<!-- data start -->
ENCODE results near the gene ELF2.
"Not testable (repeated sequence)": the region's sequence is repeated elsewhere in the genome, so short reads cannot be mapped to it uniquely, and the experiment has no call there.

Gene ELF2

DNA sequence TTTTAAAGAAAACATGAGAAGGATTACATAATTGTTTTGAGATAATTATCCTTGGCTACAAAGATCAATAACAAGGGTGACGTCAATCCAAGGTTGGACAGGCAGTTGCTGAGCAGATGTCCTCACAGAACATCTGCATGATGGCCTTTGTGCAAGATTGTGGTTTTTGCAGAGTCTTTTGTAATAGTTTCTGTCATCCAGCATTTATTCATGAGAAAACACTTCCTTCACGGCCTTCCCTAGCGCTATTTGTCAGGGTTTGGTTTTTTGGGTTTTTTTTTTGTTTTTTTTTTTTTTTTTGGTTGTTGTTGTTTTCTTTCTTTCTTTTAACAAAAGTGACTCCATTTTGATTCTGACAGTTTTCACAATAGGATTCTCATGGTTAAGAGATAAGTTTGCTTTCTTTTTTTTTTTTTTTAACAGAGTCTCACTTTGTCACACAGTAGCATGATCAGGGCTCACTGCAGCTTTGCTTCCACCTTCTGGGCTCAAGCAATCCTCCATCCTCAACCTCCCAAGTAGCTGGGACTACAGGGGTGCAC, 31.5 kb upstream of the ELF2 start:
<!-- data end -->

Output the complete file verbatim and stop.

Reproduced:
ENCODE results near the gene ELF2.
"Not testable (repeated sequence)": the region's sequence is repeated elsewhere in the genome, so short reads cannot be mapped to it uniquely, and the experiment has no call there.

Gene ELF2

DNA sequence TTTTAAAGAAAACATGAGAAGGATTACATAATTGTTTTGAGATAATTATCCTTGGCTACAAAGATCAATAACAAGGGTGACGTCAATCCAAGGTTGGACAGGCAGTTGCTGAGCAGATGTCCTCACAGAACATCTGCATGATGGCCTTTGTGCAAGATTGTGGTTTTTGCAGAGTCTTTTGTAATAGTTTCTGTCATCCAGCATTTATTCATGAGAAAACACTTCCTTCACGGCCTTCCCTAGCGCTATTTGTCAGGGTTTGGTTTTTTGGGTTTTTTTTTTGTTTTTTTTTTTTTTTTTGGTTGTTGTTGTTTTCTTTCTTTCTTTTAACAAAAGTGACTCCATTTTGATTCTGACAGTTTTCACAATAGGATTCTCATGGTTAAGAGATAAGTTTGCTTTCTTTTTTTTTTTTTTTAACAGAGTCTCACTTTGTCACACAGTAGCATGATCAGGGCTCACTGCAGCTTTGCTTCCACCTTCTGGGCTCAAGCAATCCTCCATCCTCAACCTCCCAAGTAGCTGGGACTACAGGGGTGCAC, 31.5 kb upstream of the ELF2 start: